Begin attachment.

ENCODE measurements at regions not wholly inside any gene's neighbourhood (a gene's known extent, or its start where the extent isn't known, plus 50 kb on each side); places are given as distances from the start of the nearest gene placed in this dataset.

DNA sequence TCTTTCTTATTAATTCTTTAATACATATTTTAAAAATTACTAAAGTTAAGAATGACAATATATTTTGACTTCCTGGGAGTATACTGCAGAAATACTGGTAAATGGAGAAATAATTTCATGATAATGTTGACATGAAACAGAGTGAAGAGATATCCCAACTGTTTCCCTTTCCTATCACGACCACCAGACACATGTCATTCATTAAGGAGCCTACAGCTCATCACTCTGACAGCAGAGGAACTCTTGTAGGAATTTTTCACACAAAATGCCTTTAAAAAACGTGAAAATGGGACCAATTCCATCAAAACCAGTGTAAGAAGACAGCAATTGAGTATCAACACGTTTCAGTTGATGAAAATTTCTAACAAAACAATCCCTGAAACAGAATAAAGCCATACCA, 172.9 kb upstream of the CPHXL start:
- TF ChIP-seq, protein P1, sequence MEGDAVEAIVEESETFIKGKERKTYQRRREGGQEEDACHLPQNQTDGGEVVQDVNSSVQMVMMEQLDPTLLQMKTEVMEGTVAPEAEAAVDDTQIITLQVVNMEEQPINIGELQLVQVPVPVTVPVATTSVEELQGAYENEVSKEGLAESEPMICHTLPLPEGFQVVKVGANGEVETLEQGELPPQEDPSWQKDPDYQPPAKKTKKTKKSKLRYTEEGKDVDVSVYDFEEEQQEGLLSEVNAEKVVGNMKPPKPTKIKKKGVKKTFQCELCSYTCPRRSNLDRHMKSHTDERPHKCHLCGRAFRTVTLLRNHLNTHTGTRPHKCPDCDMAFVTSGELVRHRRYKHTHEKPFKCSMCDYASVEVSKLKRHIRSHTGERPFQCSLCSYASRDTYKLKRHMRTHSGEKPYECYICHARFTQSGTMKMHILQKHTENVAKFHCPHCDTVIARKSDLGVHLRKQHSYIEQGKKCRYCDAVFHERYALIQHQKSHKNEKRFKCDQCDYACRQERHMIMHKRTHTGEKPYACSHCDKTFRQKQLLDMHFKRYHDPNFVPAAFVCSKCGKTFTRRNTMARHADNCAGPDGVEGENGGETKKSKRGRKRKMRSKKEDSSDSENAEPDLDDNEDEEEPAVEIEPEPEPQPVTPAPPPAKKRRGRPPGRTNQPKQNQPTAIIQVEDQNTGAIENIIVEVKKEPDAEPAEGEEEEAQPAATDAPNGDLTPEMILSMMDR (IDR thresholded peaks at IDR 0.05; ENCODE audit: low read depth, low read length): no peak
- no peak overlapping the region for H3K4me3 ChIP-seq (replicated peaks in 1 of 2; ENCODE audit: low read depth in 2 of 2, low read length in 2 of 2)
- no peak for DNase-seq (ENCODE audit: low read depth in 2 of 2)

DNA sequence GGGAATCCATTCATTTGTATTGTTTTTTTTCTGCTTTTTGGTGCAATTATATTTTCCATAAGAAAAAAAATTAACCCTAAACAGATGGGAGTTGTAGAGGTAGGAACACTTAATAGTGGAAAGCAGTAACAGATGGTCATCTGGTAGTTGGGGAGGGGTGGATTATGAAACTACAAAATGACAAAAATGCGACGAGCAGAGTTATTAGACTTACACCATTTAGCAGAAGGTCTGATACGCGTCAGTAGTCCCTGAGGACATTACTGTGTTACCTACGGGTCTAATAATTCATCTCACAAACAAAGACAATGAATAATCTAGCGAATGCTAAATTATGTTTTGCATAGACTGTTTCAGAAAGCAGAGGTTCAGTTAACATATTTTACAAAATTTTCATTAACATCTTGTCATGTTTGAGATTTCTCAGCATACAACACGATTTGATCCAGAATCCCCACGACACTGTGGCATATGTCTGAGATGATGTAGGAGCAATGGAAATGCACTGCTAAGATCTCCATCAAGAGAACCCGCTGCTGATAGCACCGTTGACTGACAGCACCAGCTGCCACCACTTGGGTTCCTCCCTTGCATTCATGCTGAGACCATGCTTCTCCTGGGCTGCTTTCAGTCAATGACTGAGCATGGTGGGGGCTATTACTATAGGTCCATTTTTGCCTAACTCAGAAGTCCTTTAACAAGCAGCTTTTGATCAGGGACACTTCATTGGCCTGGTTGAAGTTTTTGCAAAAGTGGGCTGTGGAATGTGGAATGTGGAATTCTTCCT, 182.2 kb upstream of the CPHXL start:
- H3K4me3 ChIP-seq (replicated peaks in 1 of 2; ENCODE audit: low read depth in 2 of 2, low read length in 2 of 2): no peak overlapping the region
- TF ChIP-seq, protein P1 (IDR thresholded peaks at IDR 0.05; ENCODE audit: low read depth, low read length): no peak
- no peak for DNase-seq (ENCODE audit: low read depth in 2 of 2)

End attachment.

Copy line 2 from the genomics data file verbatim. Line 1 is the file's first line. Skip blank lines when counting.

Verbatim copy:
DNA sequence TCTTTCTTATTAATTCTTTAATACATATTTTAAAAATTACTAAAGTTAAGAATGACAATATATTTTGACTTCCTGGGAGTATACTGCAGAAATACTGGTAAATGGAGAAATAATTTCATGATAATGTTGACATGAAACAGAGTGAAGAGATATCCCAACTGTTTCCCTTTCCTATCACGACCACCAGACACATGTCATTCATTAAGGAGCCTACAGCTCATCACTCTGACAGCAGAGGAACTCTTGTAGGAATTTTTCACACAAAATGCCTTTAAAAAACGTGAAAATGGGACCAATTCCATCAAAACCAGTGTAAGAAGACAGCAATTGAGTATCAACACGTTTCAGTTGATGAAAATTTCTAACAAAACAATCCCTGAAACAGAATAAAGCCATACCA, 172.9 kb upstream of the CPHXL start: